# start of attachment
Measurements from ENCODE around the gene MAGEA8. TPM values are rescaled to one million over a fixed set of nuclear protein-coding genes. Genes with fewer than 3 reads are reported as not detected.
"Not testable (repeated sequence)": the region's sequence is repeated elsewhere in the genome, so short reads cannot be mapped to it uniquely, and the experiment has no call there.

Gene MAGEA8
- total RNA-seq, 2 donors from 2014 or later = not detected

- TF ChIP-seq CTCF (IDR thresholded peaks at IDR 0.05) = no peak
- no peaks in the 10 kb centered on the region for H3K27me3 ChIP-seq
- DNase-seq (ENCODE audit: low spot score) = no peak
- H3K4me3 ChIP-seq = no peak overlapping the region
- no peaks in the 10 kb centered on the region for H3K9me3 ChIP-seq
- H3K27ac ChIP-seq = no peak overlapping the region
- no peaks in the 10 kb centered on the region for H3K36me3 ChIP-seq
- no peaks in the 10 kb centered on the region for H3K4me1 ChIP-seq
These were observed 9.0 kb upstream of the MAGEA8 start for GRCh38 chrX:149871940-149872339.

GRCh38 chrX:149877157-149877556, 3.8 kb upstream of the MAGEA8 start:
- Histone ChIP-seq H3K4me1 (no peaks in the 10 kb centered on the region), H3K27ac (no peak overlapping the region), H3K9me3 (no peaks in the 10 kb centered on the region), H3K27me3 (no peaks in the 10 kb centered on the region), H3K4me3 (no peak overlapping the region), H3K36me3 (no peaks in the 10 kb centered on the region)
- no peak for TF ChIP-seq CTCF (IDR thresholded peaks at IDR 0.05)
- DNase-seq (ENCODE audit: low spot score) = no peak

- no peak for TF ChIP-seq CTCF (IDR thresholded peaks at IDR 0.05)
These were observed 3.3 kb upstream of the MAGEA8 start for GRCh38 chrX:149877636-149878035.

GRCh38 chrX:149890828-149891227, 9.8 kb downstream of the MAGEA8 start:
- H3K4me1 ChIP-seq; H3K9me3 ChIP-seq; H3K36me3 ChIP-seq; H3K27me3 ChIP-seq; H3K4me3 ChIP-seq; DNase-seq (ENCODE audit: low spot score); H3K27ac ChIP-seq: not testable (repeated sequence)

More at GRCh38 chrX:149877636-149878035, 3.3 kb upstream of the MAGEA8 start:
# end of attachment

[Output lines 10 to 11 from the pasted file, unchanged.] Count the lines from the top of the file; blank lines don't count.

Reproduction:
- H3K27ac ChIP-seq = no peak overlapping the region
- no peaks in the 10 kb centered on the region for H3K36me3 ChIP-seq